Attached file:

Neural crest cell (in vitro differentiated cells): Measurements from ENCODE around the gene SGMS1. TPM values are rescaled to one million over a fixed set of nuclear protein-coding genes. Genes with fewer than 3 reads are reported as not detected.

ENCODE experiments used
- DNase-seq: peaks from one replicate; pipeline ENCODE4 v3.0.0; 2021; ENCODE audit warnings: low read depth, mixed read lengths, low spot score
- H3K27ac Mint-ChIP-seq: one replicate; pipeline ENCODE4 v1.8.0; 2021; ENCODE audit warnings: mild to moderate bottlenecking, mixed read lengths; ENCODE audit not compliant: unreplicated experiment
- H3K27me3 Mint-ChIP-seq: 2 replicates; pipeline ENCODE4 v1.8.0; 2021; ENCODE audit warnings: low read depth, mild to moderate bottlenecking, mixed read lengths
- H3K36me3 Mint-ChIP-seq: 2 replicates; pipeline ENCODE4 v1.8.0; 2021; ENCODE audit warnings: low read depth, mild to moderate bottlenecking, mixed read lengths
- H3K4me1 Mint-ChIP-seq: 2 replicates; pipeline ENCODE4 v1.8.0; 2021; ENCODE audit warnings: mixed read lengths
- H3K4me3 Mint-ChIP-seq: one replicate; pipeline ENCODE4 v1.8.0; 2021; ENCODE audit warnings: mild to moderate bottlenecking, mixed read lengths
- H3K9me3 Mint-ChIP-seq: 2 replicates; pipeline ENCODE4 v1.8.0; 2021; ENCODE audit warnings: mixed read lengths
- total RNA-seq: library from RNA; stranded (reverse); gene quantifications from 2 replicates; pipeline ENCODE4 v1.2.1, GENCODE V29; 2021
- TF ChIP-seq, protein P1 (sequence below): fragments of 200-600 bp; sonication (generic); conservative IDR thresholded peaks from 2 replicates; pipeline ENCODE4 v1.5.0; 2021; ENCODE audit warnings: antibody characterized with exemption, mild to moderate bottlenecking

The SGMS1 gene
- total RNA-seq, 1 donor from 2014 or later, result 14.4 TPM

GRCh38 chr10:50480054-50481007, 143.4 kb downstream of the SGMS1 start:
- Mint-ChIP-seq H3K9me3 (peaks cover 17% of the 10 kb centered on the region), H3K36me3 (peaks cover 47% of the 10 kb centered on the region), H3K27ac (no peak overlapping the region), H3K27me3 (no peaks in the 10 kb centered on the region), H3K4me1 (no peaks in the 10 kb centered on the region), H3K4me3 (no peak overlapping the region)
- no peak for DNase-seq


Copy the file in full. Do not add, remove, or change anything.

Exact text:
Neural crest cell (in vitro differentiated cells): Measurements from ENCODE around the gene SGMS1. TPM values are rescaled to one million over a fixed set of nuclear protein-coding genes. Genes with fewer than 3 reads are reported as not detected.

ENCODE experiments used
- DNase-seq: peaks from one replicate; pipeline ENCODE4 v3.0.0; 2021; ENCODE audit warnings: low read depth, mixed read lengths, low spot score
- H3K27ac Mint-ChIP-seq: one replicate; pipeline ENCODE4 v1.8.0; 2021; ENCODE audit warnings: mild to moderate bottlenecking, mixed read lengths; ENCODE audit not compliant: unreplicated experiment
- H3K27me3 Mint-ChIP-seq: 2 replicates; pipeline ENCODE4 v1.8.0; 2021; ENCODE audit warnings: low read depth, mild to moderate bottlenecking, mixed read lengths
- H3K36me3 Mint-ChIP-seq: 2 replicates; pipeline ENCODE4 v1.8.0; 2021; ENCODE audit warnings: low read depth, mild to moderate bottlenecking, mixed read lengths
- H3K4me1 Mint-ChIP-seq: 2 replicates; pipeline ENCODE4 v1.8.0; 2021; ENCODE audit warnings: mixed read lengths
- H3K4me3 Mint-ChIP-seq: one replicate; pipeline ENCODE4 v1.8.0; 2021; ENCODE audit warnings: mild to moderate bottlenecking, mixed read lengths
- H3K9me3 Mint-ChIP-seq: 2 replicates; pipeline ENCODE4 v1.8.0; 2021; ENCODE audit warnings: mixed read lengths
- total RNA-seq: library from RNA; stranded (reverse); gene quantifications from 2 replicates; pipeline ENCODE4 v1.2.1, GENCODE V29; 2021
- TF ChIP-seq, protein P1 (sequence below): fragments of 200-600 bp; sonication (generic); conservative IDR thresholded peaks from 2 replicates; pipeline ENCODE4 v1.5.0; 2021; ENCODE audit warnings: antibody characterized with exemption, mild to moderate bottlenecking

The SGMS1 gene
- total RNA-seq, 1 donor from 2014 or later, result 14.4 TPM

GRCh38 chr10:50480054-50481007, 143.4 kb downstream of the SGMS1 start:
- Mint-ChIP-seq H3K9me3 (peaks cover 17% of the 10 kb centered on the region), H3K36me3 (peaks cover 47% of the 10 kb centered on the region), H3K27ac (no peak overlapping the region), H3K27me3 (no peaks in the 10 kb centered on the region), H3K4me1 (no peaks in the 10 kb centered on the region), H3K4me3 (no peak overlapping the region)
- no peak for DNase-seq